“Priceless:” A Young Agronomist Tests SOIL Compost
Nitchenson Henry grew up in northwestern Haiti and now lives in Limonade, not far from SOIL’s composting site. He’s known what he wanted to do for a living for as long he can remember and is now proud to be working towards it as an agronomy student at a local university. Nitchenson’s hope is one that we share at SOIL: to find ways to restore soil health and agricultural productivity across Haiti.
During a visit to SOIL’s composting site in northern Haiti for one of his college courses, Nitchenson had a chance to learn about our ecological sanitation services and see first-hand how we treat and transform waste into a valuable soil amendment. He’s since become a regular compost customer, purchasing bags of Konpòs Lakay for his garden for more than a year now.
Nitchenson spearheaded a project early this spring with a local farmer where he decided to put SOIL’s compost to the test to demonstrate that harsh synthetic fertilizers aren’t necessary for growth. The farmer told Nitchenson that he didn’t believe this was true, but Nitchenson was determined to show him it was possible – and he did! “There’s a myth that you must use synthetic fertilizers” says Nitchenson, “but if people could see what you’re able to accomplish with the resources already available in nature… they wouldn’t use chemical fertilizers again.”
Nitchenson started the garden for his neighbor, the farmer, in early February, and just before June he had a robust and healthy harvest. The compost helped the garden tremendously, Nitchenson shared, reducing water usage while also replenishing nutrients in what was once depleted soil. When SOIL’s team asked him what drove him to purchase compost as we work to refine our approach to sales and marketing, his answer was a beautiful one. “Priceless” is how he described the product because of the enormous benefits that it has for the soil. He described it not just as a product, but as a service for the “environment at large”.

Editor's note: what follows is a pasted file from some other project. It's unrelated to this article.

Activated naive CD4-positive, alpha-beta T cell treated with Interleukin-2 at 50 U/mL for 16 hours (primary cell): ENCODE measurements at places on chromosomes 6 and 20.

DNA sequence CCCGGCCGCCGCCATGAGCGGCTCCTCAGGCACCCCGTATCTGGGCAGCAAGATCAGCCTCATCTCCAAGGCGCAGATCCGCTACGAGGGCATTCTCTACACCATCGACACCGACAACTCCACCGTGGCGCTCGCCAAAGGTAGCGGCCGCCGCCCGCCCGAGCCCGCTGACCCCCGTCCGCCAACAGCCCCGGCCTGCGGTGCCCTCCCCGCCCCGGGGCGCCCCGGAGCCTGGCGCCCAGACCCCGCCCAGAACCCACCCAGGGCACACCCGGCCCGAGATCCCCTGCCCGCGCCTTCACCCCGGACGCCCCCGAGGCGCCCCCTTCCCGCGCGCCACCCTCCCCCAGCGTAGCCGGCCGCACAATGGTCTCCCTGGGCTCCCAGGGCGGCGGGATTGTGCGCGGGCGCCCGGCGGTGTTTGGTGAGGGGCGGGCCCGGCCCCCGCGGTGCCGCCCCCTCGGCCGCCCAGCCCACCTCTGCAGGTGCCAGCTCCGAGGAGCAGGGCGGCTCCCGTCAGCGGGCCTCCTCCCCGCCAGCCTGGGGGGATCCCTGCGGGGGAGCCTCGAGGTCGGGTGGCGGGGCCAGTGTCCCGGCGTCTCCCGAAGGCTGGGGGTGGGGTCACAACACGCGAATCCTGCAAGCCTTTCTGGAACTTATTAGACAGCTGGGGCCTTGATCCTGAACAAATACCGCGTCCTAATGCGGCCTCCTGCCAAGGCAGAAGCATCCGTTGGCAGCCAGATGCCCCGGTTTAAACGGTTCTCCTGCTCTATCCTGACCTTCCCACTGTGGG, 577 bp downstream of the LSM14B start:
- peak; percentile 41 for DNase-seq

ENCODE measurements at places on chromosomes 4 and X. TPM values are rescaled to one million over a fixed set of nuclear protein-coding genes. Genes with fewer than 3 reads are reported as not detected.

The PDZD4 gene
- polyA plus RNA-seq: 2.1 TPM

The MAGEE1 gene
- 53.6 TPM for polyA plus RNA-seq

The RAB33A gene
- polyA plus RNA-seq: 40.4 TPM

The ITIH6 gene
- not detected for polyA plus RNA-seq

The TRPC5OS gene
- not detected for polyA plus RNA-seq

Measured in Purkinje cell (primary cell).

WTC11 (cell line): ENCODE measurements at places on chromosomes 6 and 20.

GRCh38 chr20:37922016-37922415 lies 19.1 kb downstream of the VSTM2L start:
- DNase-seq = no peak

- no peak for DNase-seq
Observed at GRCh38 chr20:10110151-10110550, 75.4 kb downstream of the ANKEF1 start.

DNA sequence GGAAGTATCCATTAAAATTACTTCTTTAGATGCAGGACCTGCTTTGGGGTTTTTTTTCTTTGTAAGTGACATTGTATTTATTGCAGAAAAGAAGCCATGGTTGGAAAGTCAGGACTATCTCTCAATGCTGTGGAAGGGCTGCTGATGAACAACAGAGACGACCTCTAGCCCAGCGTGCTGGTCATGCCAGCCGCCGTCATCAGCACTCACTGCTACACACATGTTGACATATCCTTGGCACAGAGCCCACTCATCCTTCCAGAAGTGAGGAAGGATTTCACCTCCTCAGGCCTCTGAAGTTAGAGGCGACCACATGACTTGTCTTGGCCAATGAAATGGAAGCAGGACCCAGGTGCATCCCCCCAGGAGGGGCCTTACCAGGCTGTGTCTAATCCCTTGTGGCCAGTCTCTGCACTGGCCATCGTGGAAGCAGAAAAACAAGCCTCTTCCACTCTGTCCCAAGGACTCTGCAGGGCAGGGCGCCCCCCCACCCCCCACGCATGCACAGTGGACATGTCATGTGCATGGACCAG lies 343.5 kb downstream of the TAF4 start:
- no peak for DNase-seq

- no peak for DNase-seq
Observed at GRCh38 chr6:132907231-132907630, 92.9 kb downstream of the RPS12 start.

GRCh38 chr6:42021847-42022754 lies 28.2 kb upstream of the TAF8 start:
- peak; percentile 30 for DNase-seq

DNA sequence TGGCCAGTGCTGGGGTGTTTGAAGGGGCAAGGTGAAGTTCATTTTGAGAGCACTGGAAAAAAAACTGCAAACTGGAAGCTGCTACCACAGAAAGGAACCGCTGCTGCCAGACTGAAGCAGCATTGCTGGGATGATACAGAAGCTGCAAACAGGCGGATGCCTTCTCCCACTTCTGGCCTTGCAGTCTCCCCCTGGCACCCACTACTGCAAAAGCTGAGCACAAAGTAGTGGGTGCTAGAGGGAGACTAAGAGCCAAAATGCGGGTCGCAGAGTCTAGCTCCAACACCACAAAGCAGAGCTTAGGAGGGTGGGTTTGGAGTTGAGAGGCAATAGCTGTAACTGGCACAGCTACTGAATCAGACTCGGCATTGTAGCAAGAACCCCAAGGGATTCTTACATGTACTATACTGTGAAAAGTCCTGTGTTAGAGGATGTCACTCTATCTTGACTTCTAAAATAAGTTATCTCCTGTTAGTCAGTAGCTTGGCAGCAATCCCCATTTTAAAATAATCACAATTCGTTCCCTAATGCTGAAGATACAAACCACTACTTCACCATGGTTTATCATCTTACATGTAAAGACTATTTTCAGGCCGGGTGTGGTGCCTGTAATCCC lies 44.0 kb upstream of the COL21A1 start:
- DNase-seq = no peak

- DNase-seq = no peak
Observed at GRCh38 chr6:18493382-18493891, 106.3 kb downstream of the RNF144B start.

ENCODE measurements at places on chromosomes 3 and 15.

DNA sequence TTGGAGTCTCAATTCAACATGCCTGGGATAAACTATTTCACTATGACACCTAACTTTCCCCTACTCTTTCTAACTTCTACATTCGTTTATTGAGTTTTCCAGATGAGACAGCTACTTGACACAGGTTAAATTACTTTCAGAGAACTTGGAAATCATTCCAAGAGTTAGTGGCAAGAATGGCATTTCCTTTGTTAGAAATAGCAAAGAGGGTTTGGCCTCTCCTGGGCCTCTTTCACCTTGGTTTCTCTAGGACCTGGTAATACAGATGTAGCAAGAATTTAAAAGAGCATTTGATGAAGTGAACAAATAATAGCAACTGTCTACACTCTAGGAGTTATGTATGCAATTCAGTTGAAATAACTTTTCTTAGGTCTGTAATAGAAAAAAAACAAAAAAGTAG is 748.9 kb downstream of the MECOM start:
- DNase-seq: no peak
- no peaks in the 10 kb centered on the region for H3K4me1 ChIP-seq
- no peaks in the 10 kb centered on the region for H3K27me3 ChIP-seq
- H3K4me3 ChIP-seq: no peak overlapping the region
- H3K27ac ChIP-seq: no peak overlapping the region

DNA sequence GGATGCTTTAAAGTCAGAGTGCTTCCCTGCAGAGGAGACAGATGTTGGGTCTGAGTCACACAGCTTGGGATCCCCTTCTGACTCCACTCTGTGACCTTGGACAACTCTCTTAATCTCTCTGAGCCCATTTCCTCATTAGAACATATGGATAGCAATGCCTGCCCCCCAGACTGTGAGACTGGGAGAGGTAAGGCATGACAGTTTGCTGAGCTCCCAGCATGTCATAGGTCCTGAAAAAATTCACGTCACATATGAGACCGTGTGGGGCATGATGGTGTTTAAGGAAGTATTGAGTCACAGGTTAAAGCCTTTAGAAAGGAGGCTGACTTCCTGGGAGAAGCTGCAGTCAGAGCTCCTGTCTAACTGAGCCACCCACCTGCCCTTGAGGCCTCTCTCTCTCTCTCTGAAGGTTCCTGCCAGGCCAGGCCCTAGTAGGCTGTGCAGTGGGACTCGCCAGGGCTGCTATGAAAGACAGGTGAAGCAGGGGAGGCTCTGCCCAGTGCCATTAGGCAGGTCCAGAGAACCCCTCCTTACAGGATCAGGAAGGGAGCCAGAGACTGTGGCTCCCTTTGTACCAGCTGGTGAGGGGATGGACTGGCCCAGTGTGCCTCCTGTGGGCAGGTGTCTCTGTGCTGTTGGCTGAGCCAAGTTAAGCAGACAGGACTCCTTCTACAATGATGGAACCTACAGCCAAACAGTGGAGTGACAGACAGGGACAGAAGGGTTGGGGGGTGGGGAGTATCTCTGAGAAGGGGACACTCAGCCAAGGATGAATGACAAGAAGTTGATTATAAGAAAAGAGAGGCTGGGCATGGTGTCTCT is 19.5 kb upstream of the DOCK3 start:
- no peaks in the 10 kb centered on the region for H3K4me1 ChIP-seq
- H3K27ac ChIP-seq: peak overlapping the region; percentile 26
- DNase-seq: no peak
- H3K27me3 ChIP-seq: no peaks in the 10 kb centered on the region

Nitchenson’s garden’s impressive growth has already inspired a few of his peers at the university to purchase some SOIL compost themselves, too! We’re proud to be transforming waste into a product that helps farmers and agronomists like Nitchenson grow abundant harvests and extend our gratitude to Nitchenson for advocating for the regenerative potential of organic compost!
To learn more about recent research that shows that SOIL’s natural compost outperforms its chemical counterparts, visit this page.
SOIL depends on individual donations from people like you to fund our work in Haiti. Please consider supporting SOIL today.
Want to keep reading? Check out these other recent posts on the SOIL blog
- JOB OPENING: FINANCE DIRECTOR Feb 19, 2020
- Get to Know Sergo Feb 17, 2020
- 10 Years of Iterative Improvement and Resiliency Feb 12, 2020
- Frontiers in Environmental Science: Scaling Container-Based Sanitation Feb 3, 2020
- The Nakuru Accord: Building Bridges in the WASH Sector Jan 27, 2020
- SOCIETY Magazine: Completing the Poop Loop Jan 20, 2020
- Exciting Updates from SOIL’s Black Soldier Fly Research Jan 13, 2020
- A decade later, we remember Jan 10, 2020
- Green America: Tackling Soil, Sanitation, and Beyond in Haiti Jan 3, 2020
- The Guardian: The No-Flush Movement Dec 26, 2019
Photo: Chris McMorrow for Momentum for Change